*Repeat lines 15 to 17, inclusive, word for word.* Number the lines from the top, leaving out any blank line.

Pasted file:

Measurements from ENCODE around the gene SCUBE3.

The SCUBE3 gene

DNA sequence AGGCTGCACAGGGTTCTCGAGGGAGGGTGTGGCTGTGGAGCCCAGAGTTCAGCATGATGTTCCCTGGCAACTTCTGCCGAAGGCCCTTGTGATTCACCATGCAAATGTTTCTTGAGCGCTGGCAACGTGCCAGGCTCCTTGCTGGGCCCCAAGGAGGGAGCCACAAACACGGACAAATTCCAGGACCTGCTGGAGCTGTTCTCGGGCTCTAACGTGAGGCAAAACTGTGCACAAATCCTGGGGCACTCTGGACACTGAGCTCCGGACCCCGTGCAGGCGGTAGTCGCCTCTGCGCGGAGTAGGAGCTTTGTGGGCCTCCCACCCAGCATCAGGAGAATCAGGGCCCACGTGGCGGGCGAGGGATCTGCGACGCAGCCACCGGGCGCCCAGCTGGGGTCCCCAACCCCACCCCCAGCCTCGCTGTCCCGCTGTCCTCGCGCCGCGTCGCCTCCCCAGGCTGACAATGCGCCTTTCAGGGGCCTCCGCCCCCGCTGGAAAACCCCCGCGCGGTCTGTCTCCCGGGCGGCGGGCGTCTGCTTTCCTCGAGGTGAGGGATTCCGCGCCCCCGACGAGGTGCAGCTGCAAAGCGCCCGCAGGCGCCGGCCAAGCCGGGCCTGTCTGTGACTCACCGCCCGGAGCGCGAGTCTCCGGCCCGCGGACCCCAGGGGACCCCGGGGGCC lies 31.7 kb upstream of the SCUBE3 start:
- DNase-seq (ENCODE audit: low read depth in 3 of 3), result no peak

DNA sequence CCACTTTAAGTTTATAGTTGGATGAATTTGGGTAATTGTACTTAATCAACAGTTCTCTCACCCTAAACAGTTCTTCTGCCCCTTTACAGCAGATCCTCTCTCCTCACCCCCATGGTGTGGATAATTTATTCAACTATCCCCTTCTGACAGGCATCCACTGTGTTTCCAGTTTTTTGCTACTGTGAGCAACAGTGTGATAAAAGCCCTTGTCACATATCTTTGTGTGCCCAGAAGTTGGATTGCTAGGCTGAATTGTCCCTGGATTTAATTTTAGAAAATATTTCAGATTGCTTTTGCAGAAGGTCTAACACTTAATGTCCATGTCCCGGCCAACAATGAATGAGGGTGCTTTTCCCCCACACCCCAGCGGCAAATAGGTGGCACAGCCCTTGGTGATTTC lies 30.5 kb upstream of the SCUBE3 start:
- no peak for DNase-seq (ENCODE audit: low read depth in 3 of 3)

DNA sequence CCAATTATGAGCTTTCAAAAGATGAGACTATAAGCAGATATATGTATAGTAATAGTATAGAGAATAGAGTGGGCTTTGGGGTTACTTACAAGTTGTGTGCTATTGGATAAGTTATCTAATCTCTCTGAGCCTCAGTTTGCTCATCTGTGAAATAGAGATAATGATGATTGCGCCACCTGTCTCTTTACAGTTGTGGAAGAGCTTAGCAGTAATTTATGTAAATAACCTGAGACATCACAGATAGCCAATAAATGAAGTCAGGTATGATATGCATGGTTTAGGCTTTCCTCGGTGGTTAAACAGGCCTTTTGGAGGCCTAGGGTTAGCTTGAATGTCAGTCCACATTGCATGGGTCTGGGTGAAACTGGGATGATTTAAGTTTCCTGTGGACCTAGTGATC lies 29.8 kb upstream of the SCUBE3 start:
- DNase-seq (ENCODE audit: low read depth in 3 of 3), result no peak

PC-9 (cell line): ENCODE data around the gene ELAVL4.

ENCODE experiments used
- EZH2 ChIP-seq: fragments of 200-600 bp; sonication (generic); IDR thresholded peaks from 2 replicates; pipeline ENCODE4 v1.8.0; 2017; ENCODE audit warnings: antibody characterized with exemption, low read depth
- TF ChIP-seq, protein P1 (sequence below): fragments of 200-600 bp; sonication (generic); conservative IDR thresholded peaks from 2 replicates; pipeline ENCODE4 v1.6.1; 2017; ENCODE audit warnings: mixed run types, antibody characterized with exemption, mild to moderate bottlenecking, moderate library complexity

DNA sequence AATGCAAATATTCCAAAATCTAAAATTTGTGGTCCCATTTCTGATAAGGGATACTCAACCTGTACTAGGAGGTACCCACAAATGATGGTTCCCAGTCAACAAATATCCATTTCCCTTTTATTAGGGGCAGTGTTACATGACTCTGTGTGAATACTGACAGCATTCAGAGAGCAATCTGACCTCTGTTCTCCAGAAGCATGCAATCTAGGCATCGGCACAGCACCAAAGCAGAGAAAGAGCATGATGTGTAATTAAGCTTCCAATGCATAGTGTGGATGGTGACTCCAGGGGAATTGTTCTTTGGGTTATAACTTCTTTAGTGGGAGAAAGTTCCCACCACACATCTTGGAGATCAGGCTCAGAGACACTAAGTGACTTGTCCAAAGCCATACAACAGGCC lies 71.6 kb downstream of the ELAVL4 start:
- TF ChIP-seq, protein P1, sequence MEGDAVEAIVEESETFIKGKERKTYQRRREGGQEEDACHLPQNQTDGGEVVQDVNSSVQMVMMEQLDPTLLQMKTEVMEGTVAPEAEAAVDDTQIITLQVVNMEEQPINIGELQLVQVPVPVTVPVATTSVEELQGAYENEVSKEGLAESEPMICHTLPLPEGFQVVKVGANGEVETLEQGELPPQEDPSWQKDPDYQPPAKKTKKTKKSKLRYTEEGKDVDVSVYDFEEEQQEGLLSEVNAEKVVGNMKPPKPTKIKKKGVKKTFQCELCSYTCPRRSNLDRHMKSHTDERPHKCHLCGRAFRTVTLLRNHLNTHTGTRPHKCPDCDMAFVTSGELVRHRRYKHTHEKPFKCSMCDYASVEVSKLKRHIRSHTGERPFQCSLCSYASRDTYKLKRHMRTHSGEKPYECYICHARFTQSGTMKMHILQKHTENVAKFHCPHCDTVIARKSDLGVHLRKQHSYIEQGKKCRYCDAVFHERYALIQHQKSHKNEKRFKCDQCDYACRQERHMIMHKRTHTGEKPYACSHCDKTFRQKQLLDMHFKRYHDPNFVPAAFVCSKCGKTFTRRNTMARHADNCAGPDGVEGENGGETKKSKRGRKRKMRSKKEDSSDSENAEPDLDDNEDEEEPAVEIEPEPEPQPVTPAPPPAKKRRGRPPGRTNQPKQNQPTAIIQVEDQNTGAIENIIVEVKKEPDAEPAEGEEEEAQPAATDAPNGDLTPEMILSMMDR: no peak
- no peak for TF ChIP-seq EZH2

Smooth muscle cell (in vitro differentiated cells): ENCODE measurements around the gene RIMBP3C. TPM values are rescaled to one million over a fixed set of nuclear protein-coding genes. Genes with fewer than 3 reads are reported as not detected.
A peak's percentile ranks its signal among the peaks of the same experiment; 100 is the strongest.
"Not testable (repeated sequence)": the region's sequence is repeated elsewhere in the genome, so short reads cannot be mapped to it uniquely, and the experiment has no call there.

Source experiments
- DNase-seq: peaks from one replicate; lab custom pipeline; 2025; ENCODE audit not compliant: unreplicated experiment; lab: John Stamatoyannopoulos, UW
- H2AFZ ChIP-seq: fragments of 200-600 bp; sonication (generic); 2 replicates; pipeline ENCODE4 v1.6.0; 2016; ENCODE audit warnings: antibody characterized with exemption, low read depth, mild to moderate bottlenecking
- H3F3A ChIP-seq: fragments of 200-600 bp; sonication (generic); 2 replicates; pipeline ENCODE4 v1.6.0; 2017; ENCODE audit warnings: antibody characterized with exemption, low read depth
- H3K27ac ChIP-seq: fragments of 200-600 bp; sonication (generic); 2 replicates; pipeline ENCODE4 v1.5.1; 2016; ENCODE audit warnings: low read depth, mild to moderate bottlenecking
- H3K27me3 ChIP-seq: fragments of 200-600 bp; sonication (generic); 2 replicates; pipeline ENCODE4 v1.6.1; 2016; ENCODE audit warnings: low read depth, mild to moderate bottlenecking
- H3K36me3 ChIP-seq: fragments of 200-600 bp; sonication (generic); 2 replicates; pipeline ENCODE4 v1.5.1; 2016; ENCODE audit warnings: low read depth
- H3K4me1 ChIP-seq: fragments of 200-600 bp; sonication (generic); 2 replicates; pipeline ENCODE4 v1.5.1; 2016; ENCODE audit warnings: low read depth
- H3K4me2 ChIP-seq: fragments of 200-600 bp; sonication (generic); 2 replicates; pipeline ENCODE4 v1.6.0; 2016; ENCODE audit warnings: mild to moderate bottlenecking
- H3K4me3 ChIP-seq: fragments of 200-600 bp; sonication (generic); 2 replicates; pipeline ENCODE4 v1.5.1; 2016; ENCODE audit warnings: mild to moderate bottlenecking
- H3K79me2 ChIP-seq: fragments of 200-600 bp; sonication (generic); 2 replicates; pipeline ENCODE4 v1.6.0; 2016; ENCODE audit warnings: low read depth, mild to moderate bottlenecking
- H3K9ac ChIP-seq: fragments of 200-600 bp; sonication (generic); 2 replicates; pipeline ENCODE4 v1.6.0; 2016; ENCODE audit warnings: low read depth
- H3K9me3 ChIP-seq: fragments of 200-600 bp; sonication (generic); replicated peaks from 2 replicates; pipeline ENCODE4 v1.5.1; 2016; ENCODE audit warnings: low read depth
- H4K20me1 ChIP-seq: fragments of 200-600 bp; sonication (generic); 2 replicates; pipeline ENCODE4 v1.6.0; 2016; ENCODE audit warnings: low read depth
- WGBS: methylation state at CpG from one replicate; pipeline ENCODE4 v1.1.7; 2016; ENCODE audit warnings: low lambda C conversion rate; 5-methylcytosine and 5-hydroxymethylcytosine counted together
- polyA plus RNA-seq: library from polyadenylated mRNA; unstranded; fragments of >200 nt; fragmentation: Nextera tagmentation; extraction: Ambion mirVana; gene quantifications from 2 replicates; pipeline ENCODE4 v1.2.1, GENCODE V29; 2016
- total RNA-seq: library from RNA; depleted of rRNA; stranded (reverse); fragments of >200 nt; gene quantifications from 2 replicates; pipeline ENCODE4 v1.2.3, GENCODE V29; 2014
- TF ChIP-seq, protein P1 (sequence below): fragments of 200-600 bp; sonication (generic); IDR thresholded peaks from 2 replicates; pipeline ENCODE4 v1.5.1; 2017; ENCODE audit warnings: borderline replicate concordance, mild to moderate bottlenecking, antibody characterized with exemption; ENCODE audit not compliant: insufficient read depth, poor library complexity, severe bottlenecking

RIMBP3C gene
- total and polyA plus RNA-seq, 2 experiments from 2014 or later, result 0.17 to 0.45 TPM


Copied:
- no peak for TF ChIP-seq EZH2

Smooth muscle cell (in vitro differentiated cells): ENCODE measurements around the gene RIMBP3C. TPM values are rescaled to one million over a fixed set of nuclear protein-coding genes. Genes with fewer than 3 reads are reported as not detected.
A peak's percentile ranks its signal among the peaks of the same experiment; 100 is the strongest.